Deputy Principal - Mission & Faith

Aboriginal and Torres Strait Islander Sunday – 3 July 2016

Just two Sundays ago the Catholic Church celebrated Aboriginal and Torres Strait Islander Sunday.  2016 is the 30th anniversary of St Pope John Paul II visit to the Aboriginal people in Alice Springs. It is a long standing tradition in the Australian Catholic Church that we dedicate the first Sunday in July to these peoples.  In his reflection on this Sunday the Auxiliary Bishop of Brisbane, Bishop Joseph Oudemann said:

“…let us remember and acknowledge again that for thousands of years before the arrival of Western settlers, the sole inhabitants of this vast land were Indigenous peoples:  Aboriginals and Torres Strait Islanders.  In a real sense the settlers were invaders in this land which was named “terra nullius”, the land which was deemed to belong to no one!  Many injustices and atrocities have been committed against the Indigenous people of the land since.”

[Text Box: This logo of the National Aboriginal and Torres Strait Islander Catholic Council depicts a willy willy, the wind force in the centre a symbol God’s Spirit. The round concentric circles at the top symbolise God and Life, the base depicts men and women receiving the Holy Spirit.] Bishop Joseph then points to the National Apology to the Stolen Generations (2008) as a key moment in history but then says that the challenge of reconciliation and bring healing requires fortitude, wisdom and patience.

Here at Salesian College we take very seriously our role in welcoming all, especially our Indigenous brothers and sisters.  We Acknowledge the Traditional Owners of our Land at Whole School Assemblies, we devote resources within the Learning Strategies Department to enhance the learning of our Indigenous students and look for opportunities to further their inclusion into all aspects of Australian life.  One such example is the annual Aboriginal and Torres Strait Islander Secondary Students in Catholic Schools Gathering.  This event is held in July at the Richmond Football Club’s Korin Gamadji Institute.  This is held in conjunction with NAIDOC Week which this year has as its theme:  Songlines: the living narrative of our nation.  Our Indigenous students always attend and enjoy this event immensely.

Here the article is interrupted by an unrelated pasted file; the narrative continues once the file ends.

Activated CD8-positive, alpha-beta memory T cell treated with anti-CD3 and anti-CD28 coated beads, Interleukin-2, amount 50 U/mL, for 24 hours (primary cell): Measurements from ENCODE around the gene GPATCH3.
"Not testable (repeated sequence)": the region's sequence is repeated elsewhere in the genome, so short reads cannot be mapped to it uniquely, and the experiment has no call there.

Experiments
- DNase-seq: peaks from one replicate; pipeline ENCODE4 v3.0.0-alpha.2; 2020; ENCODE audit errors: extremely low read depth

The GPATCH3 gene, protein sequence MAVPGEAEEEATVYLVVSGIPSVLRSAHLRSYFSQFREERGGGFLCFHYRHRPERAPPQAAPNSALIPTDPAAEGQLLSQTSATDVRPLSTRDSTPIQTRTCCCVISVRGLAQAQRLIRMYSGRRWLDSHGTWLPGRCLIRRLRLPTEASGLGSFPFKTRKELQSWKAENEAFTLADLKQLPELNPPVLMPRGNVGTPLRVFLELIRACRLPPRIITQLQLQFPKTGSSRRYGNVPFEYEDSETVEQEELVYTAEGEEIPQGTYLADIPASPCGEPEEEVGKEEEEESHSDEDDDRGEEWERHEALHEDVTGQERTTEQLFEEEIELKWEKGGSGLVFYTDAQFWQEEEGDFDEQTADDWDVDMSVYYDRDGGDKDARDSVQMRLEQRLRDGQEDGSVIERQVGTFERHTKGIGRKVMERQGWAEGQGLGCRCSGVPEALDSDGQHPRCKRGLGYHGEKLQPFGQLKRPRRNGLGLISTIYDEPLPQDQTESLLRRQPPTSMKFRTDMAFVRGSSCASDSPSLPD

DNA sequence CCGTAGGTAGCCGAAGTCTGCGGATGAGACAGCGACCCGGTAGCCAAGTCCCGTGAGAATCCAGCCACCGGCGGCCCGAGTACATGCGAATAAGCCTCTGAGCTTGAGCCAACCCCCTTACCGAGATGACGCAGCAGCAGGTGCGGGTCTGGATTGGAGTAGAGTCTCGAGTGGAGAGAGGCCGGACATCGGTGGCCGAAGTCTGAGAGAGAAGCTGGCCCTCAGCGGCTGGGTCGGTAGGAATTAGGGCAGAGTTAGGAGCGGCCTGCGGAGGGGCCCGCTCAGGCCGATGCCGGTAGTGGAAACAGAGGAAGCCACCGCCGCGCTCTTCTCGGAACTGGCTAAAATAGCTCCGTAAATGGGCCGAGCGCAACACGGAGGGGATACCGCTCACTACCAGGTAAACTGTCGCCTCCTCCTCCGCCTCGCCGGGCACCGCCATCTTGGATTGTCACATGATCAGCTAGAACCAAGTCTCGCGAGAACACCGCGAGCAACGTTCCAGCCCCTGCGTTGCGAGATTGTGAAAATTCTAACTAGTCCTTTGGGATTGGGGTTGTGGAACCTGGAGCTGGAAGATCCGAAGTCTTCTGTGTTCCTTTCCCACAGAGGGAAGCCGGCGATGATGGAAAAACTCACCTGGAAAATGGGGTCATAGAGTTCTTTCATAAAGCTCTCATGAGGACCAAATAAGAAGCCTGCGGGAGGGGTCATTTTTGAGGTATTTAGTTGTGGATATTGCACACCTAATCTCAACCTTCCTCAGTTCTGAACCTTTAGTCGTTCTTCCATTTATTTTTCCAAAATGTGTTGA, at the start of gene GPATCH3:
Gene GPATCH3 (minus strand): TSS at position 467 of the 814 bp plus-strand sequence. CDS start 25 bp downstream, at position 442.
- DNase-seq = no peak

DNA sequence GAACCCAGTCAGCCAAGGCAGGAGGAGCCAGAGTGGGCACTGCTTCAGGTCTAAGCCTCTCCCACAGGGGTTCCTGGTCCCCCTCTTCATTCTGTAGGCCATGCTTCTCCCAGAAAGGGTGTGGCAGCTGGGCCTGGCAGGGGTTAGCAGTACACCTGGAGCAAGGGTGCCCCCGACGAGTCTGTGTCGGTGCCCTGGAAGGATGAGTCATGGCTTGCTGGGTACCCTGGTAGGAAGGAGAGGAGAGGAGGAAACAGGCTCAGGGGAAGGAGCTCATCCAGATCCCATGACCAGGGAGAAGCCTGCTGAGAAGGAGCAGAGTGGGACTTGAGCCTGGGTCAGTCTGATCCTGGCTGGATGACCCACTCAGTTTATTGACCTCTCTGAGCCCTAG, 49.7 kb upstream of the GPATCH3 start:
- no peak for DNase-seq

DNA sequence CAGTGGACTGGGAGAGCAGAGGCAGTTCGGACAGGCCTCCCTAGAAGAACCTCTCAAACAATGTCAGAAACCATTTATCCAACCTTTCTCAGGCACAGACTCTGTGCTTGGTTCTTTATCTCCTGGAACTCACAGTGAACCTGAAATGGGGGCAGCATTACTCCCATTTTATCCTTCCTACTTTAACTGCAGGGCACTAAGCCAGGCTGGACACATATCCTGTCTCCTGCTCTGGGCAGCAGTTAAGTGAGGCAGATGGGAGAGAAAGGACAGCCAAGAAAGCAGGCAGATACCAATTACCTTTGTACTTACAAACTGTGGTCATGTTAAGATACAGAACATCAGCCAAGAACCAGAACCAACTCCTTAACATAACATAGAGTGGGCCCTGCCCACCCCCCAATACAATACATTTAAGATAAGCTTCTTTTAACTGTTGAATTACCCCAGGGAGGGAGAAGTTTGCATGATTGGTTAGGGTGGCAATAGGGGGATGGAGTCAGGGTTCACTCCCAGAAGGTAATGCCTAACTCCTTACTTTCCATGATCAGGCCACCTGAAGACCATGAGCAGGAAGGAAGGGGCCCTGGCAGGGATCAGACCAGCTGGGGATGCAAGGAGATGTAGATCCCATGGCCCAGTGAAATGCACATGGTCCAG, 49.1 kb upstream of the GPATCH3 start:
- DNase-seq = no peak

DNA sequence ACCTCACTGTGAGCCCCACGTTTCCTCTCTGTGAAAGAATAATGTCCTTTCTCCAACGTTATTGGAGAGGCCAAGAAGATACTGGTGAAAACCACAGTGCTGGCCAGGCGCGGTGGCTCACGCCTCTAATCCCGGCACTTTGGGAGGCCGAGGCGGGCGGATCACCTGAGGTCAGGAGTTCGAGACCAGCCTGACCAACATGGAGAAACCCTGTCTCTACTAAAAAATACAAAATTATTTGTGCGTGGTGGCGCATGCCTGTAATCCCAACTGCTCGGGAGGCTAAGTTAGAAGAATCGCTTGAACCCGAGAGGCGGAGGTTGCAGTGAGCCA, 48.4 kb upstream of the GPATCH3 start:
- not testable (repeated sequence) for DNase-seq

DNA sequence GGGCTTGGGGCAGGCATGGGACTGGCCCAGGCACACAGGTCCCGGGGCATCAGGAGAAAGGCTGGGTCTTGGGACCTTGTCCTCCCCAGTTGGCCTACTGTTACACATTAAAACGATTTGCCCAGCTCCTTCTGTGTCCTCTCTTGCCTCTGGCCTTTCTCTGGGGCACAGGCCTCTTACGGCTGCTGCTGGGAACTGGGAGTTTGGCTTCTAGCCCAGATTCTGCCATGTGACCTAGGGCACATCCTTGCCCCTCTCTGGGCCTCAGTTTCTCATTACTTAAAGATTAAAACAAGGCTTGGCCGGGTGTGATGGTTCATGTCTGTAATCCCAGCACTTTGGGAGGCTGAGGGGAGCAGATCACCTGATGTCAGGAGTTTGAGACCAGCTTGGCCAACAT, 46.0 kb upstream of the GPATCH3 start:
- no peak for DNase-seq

This logo of the National Aboriginal and Torres Strait Islander
      Catholic Council depicts a willy willy, the wind force in the centre a
      symbol God’s Spirit.  The round concentric circles at the top
       symbolise God and Life, the base depicts men and women
      receiving the Holy Spirit.

 



I offer you this beautiful prayer as one small opportunity to reflect on our relationship with our Indigenous brothers and sisters:

Father of all, you gave us the Dreaming.

You have spoken to us through our beliefs.

You then made your love clear to us

in the person of Jesus.

We thank you for your care.

You own us.

You are our hope.

 

Make us strong as we face the problems of change.

We ask you to help the people of Australia

to listen to us and respect our culture.

Make the knowledge of you

grow strong in all people,

so that we can make a home

for everyone in our land.

 

Amen.